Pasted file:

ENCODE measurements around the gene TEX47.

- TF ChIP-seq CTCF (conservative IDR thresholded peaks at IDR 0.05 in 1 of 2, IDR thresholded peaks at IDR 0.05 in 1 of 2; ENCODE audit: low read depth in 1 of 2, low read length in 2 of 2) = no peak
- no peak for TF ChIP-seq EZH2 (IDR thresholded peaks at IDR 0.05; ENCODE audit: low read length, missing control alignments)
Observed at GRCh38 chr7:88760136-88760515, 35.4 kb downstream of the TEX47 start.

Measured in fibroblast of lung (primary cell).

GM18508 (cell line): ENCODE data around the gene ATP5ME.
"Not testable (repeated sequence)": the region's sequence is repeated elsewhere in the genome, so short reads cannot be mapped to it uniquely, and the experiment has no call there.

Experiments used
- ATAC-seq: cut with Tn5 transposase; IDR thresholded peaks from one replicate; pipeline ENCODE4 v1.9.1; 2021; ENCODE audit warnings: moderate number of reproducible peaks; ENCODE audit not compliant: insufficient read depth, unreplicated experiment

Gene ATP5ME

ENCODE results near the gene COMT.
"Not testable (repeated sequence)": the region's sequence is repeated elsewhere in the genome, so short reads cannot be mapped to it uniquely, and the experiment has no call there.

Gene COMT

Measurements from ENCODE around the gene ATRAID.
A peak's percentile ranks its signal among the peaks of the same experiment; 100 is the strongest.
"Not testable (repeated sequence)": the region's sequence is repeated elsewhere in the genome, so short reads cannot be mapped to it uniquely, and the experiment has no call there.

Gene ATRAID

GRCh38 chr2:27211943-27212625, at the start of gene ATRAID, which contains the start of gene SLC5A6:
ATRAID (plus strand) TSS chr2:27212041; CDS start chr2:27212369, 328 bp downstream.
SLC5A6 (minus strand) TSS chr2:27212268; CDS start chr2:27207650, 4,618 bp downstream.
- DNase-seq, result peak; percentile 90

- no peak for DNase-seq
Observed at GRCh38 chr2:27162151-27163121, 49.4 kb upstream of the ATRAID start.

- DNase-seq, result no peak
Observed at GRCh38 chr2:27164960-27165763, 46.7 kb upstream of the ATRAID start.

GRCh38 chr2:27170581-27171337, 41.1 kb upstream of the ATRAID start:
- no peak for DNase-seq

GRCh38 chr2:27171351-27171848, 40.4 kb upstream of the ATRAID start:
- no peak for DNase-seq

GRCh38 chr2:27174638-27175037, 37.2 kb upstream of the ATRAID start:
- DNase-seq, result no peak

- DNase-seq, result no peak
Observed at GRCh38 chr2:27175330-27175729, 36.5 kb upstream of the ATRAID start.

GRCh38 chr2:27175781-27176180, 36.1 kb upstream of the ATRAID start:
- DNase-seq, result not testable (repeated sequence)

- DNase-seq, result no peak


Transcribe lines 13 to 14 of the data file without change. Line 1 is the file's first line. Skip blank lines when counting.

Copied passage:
Gene COMT

Measurements from ENCODE around the gene ATRAID.